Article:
Broken nails are a common occurrence in guinea pigs. It usually happens when the nails grow too long and bent, resulting in an injury or ripping off the nail.
An injured nail can result in pain, excessive bleeding, and even infection in some cases. You might also find that sometimes your guinea pig’s nail just fell off without any sign of injury or blood.
A torn nail in guinea pigs will usually grow back within a few months. It usually takes over one month to see any sign of a new nail. Sometimes, a broken nail might never grow back if there is extensive damage to the nail bed.
If your guinea pig paws are bleeding, then you might need to treat it carefully.
Open and deep wounds can lead to infection in some cases, thus taking care of it in the first place is crucial.
When a guinea pig nail gets ripped out, it is vital to keep the nail bed clean and dry to avoid infection.
Bumblefoot is a common infection that happens when their nail bed is exposed to wet flooring/bedding for a prolonged period.
Any redness or swelling occurring within the first 48 hours in the feet is an obvious sign of bacterial infection in guinea pigs.
Now you must be wondering what you can do to prevent any sort of bacterial infection and help in quick recovery of the wound?
Don’t worry. We have done extensive research and consulted the vet to create this comprehensive guide for you all.
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What to do if your guinea pigs nail falls off?
Torn toenails can result in excessive bleeding and a lot of pain to your guinea pigs.
It mainly happens when your guinea pigs have long & sharp nails that get stuck in the bedding, wire bottom cages, ramps, toys, hidings, etc.
However, there is nothing much you can do about torn or broken nails once the bleeding has been stopped.
It would help if you still looked out for any signs of bacterial infection for a few days, but that’s all you can do about it.
Guinea pig nail fell off
Guinea pig’s nail might fall off even without bleeding in some cases.
It usually happens when your guinea pigs nail gets injured or bruised, and a new nail starts growing from the root, which soon pushes out the old nail away.
It is a natural process, just like it happens in human beings. Although it might not bleed, it can be painful for our guinea pigs.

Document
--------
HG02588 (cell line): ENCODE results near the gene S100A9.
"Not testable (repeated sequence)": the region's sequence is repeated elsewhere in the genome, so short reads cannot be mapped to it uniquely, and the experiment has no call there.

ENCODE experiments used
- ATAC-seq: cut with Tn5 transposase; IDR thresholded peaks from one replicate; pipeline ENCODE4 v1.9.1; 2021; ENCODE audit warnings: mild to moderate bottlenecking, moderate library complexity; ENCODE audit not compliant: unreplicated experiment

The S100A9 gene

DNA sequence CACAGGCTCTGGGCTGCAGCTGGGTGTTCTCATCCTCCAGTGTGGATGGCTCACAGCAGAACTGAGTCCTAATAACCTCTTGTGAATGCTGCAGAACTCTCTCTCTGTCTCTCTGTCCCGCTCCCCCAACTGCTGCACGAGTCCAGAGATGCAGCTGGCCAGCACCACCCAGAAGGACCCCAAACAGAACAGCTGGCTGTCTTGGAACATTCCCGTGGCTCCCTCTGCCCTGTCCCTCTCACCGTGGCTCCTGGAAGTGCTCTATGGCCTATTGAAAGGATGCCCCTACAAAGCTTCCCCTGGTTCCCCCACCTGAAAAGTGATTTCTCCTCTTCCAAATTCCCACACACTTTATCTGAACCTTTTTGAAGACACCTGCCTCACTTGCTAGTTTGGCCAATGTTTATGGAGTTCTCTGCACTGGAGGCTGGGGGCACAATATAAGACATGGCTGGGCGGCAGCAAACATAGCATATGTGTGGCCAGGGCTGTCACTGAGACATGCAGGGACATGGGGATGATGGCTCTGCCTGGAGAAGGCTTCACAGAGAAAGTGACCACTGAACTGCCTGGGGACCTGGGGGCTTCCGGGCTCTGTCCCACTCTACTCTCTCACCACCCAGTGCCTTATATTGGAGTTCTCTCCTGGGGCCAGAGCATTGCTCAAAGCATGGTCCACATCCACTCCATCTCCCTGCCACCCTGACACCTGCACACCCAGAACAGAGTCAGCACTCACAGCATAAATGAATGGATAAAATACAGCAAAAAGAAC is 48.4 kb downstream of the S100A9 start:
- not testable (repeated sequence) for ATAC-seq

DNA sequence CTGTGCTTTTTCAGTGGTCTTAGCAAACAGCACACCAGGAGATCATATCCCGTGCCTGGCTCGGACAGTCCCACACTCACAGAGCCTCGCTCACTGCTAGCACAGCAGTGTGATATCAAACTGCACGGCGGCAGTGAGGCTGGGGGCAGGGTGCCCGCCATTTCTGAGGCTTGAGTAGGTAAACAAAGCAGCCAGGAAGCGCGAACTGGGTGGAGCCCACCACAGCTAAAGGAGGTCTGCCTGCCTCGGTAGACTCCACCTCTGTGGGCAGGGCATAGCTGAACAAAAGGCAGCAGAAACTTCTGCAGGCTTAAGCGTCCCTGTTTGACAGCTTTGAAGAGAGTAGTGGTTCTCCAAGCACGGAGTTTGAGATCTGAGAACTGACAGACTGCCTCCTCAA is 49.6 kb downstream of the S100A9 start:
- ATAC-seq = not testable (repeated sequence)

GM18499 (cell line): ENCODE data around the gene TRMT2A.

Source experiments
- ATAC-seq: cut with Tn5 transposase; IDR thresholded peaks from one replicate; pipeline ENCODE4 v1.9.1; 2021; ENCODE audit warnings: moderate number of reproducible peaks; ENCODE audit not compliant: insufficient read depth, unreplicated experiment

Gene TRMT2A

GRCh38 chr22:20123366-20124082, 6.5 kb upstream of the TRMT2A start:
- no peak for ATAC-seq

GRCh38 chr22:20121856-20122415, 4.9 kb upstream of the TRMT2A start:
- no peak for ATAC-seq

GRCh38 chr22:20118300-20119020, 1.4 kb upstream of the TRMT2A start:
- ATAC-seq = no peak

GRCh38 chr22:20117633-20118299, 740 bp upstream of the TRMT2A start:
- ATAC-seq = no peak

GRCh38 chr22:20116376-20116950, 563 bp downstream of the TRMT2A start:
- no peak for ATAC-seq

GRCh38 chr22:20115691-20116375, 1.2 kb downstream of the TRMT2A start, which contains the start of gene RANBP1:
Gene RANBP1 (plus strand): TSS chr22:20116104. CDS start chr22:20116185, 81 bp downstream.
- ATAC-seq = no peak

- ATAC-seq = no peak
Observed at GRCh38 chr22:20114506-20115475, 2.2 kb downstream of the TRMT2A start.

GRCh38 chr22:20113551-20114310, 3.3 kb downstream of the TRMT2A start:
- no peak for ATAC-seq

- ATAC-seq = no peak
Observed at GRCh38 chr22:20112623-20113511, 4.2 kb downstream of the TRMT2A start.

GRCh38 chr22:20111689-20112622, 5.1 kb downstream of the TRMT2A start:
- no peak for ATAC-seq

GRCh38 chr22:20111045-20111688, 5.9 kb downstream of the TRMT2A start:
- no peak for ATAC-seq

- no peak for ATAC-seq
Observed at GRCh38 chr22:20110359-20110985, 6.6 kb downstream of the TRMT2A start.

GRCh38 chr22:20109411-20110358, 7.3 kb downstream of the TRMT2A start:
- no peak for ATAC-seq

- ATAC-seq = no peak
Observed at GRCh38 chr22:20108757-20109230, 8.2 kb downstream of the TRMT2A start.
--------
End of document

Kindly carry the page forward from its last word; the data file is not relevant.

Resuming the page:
One day you may check your guinea pig and find that one of their nails is missing.
What actually happened is the nail has fallen off, and a new nail has started growing.
There is nothing much you can do in such cases. However, you must still look out for signs of infection.
Some of the common symptoms of infections are:
- Swelling in the paw
- Discharge from the paw
- Difficulty in walking
- Redness or Stiffness in the paws
- Any foul smell
If you notice any of the above signs that the chances are, it is a bacterial infection, and you might need to rush your guinea pigs to a vet.
However, if they are happy, walking, and eating regularly, and you didn’t notice any of the above symptoms, you might let them be as they are. They must do completely fine, and chances are the nail will grow back naturally.
Guinea pig nail broke
Broken nails can result in some pain and mild bleeding in guinea pigs.
If your guinea pigs nail gets stuck in the cage bars, toys, hidings, fleece beddings, etc. it might get broken from the middle or from the nail bed itself.
You can apply some pressure at the bleeding point to stop the bleeding. Be aware your guinea pigs might get aggressive and bite you when you try to apply pressure as they are already in pain.
Once the bleeding gets stopped, you might need to watch your guinea pigs toe for the next few days to ensure there is no infection.
Also, make sure you keep the cage clean and their feet dry to avoid infection just in case.
Guinea pig nail hanging off
If your guinea pig’s nail is broken and hanging off by a thread or skin, then it is best to trim the nail carefully right off the nail bed.
Removing the nail will allow you to treat for the bleeding and will also help in quick recovery of the wound.
A hanging nail might be painful for your guinea pigs while they try to move.
It may even bleed continuously, leading to some fatal health issues in your guinea pigs.